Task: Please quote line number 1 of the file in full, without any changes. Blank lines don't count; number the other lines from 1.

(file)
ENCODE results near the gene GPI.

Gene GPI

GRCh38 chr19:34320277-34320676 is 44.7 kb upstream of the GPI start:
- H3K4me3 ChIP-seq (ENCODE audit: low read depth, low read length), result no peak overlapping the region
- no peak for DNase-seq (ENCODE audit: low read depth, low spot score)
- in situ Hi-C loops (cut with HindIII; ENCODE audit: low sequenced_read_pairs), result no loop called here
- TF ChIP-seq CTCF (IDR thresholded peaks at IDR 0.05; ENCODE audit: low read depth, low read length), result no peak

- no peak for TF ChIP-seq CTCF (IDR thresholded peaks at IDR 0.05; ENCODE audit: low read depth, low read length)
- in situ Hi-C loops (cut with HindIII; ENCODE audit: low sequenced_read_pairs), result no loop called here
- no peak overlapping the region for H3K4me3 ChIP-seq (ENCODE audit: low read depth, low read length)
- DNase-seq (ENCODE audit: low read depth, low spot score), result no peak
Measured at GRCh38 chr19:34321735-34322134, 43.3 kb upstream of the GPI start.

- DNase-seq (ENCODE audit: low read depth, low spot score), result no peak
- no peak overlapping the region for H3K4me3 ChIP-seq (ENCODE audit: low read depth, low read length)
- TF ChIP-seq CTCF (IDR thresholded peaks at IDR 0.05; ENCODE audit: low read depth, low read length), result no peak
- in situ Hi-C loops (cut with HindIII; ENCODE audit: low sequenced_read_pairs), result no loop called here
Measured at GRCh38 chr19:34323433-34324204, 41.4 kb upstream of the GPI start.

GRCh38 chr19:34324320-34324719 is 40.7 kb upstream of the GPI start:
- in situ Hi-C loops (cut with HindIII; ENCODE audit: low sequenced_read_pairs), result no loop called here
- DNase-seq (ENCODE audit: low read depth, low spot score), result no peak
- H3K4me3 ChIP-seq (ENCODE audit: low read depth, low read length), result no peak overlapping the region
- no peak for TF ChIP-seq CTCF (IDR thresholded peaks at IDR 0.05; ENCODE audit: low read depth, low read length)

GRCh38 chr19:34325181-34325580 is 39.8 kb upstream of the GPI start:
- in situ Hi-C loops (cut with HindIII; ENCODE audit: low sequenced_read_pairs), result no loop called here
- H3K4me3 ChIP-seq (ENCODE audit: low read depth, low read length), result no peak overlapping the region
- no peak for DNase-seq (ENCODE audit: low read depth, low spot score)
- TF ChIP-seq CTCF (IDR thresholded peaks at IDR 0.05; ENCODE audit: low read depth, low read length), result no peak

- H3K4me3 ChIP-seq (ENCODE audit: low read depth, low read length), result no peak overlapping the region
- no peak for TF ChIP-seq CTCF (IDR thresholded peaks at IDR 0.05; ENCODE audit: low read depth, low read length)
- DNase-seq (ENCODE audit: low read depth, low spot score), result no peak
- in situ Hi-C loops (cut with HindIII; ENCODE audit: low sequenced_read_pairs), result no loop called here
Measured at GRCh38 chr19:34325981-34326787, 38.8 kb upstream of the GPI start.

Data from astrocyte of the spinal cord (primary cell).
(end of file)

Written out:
ENCODE results near the gene GPI.